Thomas Paine hardship-free experience and The Rights of guy Benjamin Franklin Thomas Jefferson this is important to view the yankee Revolution interior the comparable context because of the fact the French Revolution and to renowned the failure of the two revolutions in regard to the Enlightenment... The Russian Revolution later had the comparable style of situation.
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Karly Originally Answered: American revolution?
IF you really want to know DETAIL of the causes of the American Revolution, keep in mind the context of the causes of it too, How did the causes come about? What was there before the causes? What happened between the good times when there was no need for independence, and the colonists were happy and loyal subjects, and the harsh times that spurred on the causes of the revolution? There was a HUGE war on a world-wide scale ("Seven Years War") that preceded the causes of the American Revolution, and the after-effects of that, plus a new King, who was new at reigning and who had health problems with his blood, a disease called porphyria and some arsenic from some source, that in turn affected his nervous system and mental condition, making unwise decisions and counterproductive economic and political strategies...and so on...leading to mutual antagonism between the crown and the colonists. The British Govt at that time had HUGE expenses and debts leftover from funding the Seven Years War, and a swollen ego for conquering New France and controlling almost all North America. From here you can study by yourself the specific events leading up to the full blown Revolution that made USA independent, and started the settlement and development of Canada. There is a fantastic history book series that is just packed with detail information and written as concisely as possible on "The American Revolution 1774 - 1783", ISBN 184176 3438 , a history seen from political, strategic, tactical, cultural, and individual perspectives. I highly recommend it. EDIT: Additional ideas, for extra inspiration, flip through some of the other people's questions and answers on YAHOO ANSWERS relating to the American Revolution. There may be some interesting comments, some interesting angles and specifics that could give you extra ideas to check out for validity. To the right of the "search for questions", click on the " Advanced" then type in your parameters about American Revolution and check other questions and statements.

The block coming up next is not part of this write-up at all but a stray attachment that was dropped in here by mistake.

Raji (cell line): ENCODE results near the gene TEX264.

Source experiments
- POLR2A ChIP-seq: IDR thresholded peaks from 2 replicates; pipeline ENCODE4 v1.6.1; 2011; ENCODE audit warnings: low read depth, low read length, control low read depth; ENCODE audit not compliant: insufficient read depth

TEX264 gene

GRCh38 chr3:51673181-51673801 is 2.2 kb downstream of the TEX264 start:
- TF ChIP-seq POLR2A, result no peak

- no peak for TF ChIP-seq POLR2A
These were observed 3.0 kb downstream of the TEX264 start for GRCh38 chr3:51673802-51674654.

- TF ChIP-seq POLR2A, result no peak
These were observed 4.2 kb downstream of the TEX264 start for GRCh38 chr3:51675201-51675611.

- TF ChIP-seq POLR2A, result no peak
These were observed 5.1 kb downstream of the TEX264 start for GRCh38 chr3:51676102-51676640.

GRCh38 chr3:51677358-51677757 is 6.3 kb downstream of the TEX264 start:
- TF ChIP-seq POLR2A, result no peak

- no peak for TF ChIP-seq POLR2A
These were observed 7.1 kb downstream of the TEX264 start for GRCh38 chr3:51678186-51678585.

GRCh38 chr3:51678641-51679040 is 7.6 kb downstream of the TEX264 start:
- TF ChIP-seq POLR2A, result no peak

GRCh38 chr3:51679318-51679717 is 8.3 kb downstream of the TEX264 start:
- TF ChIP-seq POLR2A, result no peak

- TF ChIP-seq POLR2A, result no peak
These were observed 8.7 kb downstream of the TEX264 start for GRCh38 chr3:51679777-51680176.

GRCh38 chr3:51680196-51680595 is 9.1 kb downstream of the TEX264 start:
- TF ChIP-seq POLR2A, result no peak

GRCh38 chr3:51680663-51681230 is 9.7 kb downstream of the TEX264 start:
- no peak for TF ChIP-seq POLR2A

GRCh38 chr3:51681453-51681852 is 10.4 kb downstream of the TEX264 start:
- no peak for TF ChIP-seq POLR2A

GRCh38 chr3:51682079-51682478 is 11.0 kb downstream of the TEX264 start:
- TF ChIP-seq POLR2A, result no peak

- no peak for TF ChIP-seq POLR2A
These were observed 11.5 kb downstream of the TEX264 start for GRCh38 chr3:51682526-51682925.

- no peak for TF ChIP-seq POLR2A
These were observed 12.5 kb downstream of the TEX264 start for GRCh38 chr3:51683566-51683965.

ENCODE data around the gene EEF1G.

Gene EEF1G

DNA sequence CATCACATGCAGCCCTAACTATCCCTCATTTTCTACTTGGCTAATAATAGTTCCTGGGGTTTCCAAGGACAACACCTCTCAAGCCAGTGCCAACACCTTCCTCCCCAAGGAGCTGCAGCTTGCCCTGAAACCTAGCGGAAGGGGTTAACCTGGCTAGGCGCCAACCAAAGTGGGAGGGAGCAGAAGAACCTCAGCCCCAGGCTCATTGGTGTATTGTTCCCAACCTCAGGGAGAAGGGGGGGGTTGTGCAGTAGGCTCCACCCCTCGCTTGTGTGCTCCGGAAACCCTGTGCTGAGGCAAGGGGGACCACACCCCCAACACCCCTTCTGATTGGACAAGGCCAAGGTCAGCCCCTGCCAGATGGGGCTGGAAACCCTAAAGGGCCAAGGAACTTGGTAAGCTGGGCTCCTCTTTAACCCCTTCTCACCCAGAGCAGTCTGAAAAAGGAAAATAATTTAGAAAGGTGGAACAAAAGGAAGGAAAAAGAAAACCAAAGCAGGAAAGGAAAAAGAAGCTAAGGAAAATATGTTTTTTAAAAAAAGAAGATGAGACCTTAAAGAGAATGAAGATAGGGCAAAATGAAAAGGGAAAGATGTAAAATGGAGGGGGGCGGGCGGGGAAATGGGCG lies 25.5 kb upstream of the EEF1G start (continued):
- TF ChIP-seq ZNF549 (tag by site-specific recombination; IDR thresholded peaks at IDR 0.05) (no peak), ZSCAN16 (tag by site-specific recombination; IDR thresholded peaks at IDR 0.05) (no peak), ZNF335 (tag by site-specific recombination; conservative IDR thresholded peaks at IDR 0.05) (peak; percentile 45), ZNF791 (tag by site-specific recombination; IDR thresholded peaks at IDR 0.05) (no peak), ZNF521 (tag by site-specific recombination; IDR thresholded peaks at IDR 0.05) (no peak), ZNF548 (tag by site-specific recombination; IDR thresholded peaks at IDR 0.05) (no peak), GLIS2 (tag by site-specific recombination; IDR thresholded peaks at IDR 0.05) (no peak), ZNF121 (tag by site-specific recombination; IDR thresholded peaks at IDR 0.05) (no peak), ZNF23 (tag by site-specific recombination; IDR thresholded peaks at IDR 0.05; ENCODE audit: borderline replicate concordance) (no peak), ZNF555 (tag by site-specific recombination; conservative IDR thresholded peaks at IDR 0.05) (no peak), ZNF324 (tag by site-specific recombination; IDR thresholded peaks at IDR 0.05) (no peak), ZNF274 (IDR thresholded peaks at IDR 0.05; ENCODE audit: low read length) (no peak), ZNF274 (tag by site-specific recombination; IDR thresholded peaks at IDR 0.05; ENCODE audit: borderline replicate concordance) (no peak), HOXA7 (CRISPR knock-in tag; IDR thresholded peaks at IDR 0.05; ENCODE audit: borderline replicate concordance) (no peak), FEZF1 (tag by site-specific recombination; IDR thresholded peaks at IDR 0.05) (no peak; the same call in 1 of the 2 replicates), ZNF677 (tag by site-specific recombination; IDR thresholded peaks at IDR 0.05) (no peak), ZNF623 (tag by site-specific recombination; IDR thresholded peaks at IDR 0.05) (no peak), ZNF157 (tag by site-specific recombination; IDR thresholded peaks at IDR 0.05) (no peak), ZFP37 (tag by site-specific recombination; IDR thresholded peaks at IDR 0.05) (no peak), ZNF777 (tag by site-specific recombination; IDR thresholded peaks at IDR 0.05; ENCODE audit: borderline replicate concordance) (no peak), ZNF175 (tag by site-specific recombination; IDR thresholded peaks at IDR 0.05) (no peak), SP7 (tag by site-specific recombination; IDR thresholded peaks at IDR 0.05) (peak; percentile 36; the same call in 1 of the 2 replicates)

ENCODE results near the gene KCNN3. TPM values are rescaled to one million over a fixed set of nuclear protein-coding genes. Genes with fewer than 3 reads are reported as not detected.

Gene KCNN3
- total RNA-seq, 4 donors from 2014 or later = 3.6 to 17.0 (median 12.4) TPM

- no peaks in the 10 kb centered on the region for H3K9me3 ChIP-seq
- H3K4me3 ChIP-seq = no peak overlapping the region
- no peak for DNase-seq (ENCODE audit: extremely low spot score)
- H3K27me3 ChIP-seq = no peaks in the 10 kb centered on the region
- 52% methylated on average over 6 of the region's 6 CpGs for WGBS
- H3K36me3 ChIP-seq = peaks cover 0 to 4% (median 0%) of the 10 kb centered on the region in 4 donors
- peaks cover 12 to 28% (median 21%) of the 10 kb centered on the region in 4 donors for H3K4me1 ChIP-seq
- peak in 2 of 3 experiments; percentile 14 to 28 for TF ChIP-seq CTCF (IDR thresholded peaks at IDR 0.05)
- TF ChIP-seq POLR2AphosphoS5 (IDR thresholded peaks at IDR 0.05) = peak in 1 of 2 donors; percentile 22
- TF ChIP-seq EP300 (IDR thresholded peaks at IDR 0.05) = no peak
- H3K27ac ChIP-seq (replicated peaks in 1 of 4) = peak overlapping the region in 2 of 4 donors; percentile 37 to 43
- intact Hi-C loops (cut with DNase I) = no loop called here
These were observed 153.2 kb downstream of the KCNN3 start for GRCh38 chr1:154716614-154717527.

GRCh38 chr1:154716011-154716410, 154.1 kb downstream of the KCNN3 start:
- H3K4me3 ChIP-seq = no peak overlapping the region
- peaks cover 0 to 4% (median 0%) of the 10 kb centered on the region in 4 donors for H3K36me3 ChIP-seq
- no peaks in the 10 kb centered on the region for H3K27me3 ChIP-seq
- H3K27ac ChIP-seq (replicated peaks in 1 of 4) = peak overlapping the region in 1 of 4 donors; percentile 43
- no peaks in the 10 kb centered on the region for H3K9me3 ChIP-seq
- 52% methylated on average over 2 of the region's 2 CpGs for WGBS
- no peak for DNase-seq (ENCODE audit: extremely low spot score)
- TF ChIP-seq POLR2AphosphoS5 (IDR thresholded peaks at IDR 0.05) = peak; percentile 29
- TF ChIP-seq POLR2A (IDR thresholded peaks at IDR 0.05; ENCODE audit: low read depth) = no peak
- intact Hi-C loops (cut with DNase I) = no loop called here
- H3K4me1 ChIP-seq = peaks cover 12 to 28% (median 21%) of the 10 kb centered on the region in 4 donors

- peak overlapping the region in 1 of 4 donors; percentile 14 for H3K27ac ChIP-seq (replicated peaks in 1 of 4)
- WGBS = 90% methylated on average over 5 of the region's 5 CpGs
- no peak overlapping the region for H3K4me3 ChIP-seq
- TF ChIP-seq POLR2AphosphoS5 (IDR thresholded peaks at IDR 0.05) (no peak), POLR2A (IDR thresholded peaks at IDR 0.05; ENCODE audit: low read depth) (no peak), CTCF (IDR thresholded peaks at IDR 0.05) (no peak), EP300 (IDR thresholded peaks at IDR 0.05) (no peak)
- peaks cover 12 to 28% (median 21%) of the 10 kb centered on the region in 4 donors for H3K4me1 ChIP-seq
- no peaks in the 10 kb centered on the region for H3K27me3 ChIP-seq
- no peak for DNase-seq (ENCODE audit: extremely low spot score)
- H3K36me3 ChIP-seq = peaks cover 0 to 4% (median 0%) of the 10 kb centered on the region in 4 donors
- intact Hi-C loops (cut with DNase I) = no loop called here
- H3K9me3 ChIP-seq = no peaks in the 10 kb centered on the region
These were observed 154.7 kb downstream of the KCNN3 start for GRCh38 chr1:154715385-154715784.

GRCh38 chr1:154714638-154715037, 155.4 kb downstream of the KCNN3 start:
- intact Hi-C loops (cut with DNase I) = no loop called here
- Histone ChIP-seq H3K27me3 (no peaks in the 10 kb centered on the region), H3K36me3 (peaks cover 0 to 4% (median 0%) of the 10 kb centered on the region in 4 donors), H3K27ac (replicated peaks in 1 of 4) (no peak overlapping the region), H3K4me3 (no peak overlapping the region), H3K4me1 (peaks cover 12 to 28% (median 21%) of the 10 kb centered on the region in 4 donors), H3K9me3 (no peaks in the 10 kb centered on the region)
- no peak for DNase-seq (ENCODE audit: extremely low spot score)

Karly Originally Answered: American revolution?
The colonies were merely a way to produce income for the UK. Britain taxed the colonies to pay for the French & Indian War, which was costly for the UK. Sending soldiers across the Atlantic was difficult while, at the same time, the British were still defending itself against France on their shores. After the war the colonies were given the task of paying for it, while still not being given represenation in Parliament (since they were only colonies). The colonists were incensed at this, since their mother country (many still thought of Britain as such) were not considering them citizens. Thomas Paine riled up the citizenry with his pamphlet "Common Sense". Because of this people spoke out against the Stamp Tax (which raised the price of stamps- costly for the colonies as all imports and exports needed such stamps) and they came together to throw tea into Boston Harbor during the Boston Tea Party, a response to the Tea Tax. When a mob threatened and threw stones at British Soldiers in Boston they were fired upon and several colonists died. The UK, in response, sent more troops over to help the more and more violent colonists. When the British troops tried to reach the armory to supply themselves at Lexington & Concord, they were met by civilian militia, who fired upon them, starting the Revolutionary War.